What is the relationship between informative, explanatory, and persuasive statements?
A very long time ago, the philosopher Aristotle . . .
composed his treatise on Rhetoric to help truth and justice prevail over falsity, to show how persuasion and reason can be used to convince an audience and to refute unfair argument.
In other words, he identified how rhetoric enabled people to express and identify truth over falsehood, to persuade and reason in order to bring a reader or audience to a particular point of view, and to debunk unfair arguments.
Rhetoric is defined as "the ancient art of argumentation and discourse."
The study of effective speaking and writing. And the art of persuasion.
Discerning how language is working in others' or one's own writing and speaking, one must. . . divide form and content, what is being said and how this is said.
Put another way, writing (or speaking) for its own sake is not important, but how one communicates and the quality represented in that communication is what matters most. Because the English language is so diverse and can be so powerfully used (e.g., Thomas Paine's The Rights of Man), rhetoric is simply the ability to converse in the most effective way.
Informative statements provide information. Based upon Aristotle's model, it is the sharing of the truth. Information is based on facts. A newspaper article and books of research are examples of information-based writing. In both of these forms, information is shared. It is literal—that is, to be taken as the truth.
Explanatory statements explain or clarify ideas, concepts, processes, and so on. This is also the sharing of truthful information. Clarification can provide proof of the veracity of a literary work, a political statement, or a scientific report. Details are supplied in order to provide understanding and support the explanations given. This kind of statement or writing refutes false or ambiguous ideas, statements, and so on.
Persuasive statements are not as rigid in nature as the informative or explanatory statements. The purpose of persuasive writing is to convince the reader or listener to come to a purported conclusion based upon the writer's ability to influence the reader's or audience's opinion or viewpoint. However, remaining constant to Aristotle's model, persuasive statements or arguments should also (in a perfect world) reflect truth and a desire that justice prevail by using facts—information based upon truth rather than opinion. This is a difficult feat especially because sometimes partial truths or ill-informed information is used to make a persuasive statement or argument. Consider the editorial page of a newspaper where persuasive writing is employed, but overall acceptance of the factual nature of the piece is not guaranteed.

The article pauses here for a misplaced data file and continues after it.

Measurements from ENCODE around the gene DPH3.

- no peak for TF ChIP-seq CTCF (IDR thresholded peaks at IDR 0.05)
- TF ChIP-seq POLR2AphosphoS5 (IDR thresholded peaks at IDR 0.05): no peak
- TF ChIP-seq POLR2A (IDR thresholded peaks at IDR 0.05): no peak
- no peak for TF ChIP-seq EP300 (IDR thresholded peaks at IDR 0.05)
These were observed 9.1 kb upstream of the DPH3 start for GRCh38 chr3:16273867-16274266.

All three basic forms are the structures used in all kinds of writing. Each kind of statement shares information that is helpful to the reader or audience in some way. The content of the statement and its intent are important regardless of the kind of statement used. In its truest form, these rhetorical statements should be used to enhance and elucidate ideas and share information with the reader: this is called content. Form is how the types of writing are presented, and good form allows the writing to be impactful (perhaps even memorable) in some way.
This is a way of classify statement types by purpose. It's not really a system used in contemporary rhetorical theory or scholarship, but rather just a pedagogical device. In other words, your teacher may be using this way of dividing up types of statement to help you think about how to compose a persuasive essay. The distinction between informatory and explanatory is probably based on the notion of simple statements you assume your audience will understand -- i.e. "the distance between New York and London is X miles". You would explain things you assume your hearer does not understand. Persuasive statements assume knowledge and understanding, and add an element of judgment and conviction.
Informative- a literal statement wherein you just give data or information. From the word itself, 'to inform'--just a fact or your own opinion about a certain topic
Explanatory- higher level than informative because here, you need to give details to support the topic. you may describe or narrate anything related to the topic--'elaborate details'
Persuasive- the hardest of these three for you need to persuade others to believe and agree with your thoughts. Having this said, you need to support your statement with proofs or evidence so as to catch their interest and side.
***to sum it up, first you need factual statements for information (informative) afterwards, you need to elaborate those and give supporting details (explanatory) then finally, prove them to make your readers agree with you (persuasive)
#hope this helps. :)